But to accomplish this feat they must go back to the early days of the English colonies, noting the specific sense of mission that those early settlers had, and how those beliefs shaped the way we think about ourselves as a nation today. From Cotton Mather to Timothy McVeigh, from the nineteenth century frontier ideology that effectively destroyed so many Native American cultures, to the current so-called "war on terror" for Jewett and Lawrence all find themselves with a similar cultural, rhetorical and narrative structure. This structure is specifically Biblical in nature, and was transplanted to these shores by the Puritans. For the Puritans violence would be "redemptive, it would convert the world" (250). This violent tendency with American culture weaves its way through the developing cultures on the continent from that time until today, providing an ideal cultural justification for the destruction of other cultures, other nations, other ways of life.

I happen to collect old history textbooks. One that I have from the middle of the 1920s has as its final chapter title, "America Enters the Great War to Make the World Safe for Democracy." That title might do more to explain what Jewett and Lawrence are attempting to understand and explain than would anything I could put into this review. Captain America is a wide-ranging book, as you would expect from the authors. They have been working with this topic in one form or another since the 1970s, and it shows: they have a clear, clean style, and obvious mastery of their topic, and the willingness to explain their thesis in a variety of ways. Thus, the conquering of the American West is as an important topic of the Cold War, the first Gulf War, and September 11th. Their backgrounds are complimentary for this work as well. Jewett is a religious scholar teaching in the American Studies program at the University of Heidelberg, Lawrence an Emeritus professor of Philosophy from Morningside College. Thus Jewett brings a wonderful knowledge of Biblical texts and their interpretation by Colonists and, after the revolution, by Americans. His interpretation of the eschatological beliefs of the Puritans brings much to the text. Lawrence wonderfully traces the effects of such beliefs through the culture--especially popular culture--and its effects of the American philosophy of itself over time.

But in the final analysis what Jewett and Lawrence are trying to do is not disable the paradigm of American heroism, but only to modify it. It is, they write, "not an alien vision, though it is vastly different from the one America has recently been following" (314). In the end Jewett and Lawrence do see a shining city on a hill, there is no question of that. But it is a shining city that demands no war to build. It is a city of peace, where all are welcome, where individuals and groups can work through problems without resorting to the removal of democratic conditions. It is a city in which I would very much enjoy living.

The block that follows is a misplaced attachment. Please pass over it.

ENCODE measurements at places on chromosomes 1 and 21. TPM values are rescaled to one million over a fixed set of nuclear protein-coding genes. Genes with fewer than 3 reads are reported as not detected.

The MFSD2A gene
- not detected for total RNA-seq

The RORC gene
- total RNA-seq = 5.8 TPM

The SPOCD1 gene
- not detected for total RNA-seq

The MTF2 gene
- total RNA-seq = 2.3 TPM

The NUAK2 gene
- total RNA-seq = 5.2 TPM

Interesting  Oct 14, 2005
These two author's earlier work "The Myth of the American Superhero" explored the presentation of Justice as needing a redeemer figure replete with an arsenal of `righteous' weaponary and how this image has affected the US idea of politics. This earlier book represents the `secular' aspects. In "Captain America and the Crusade against Evil" Jewett and Lawrence show how this mindset coupled with the US's puritan backdrop has made this monomyth into a national obsession bearing all the hallmarks of Civil Religion (Civil that is unless you disagree with it)!

When I first heard the thesis of this book in a presentation by one of the authors my thoughts were dismissive. While the hegemony of the US is something I abhor for the thesis to work the US must be full (en masse) of some incredibly stupid and gullible people. After reading the first installment this impression remained. However, in this book, particularly in their discussion of the various forms of zeal, a more nuanced and convincing portrayal is offered. Even where people clearly don't believe the hype US foreign policy is locked into a mindset that cannot accept any inference of inferiority without the collapse of the American Ideal.

As such I found this book generally convincing and therefore extremely depressive. If the world social forum is correct in its hope that `another world is possible' this book makes clear that this is only with a radical re-assessment of the US self-understanding.
 
Interesting thesis  Jan 7, 2004
The idea of this book is that comic book superheros are an ideal character in how America solves its foreign policy crisis. The authors want to show that America feels that it has a do it alone mentality to save the world much like comic books.
The authors do not say that comic books make policy, but that they reflect American thoughts regarding its place in the world.
Overall, the authors present their thesis and give adequate material to back up their ideas. However, it seems at times that the superhero motif gets stretched thin. This book is interesting if one wishes to see how popular culture reflects that ideas of government and religious ideologies.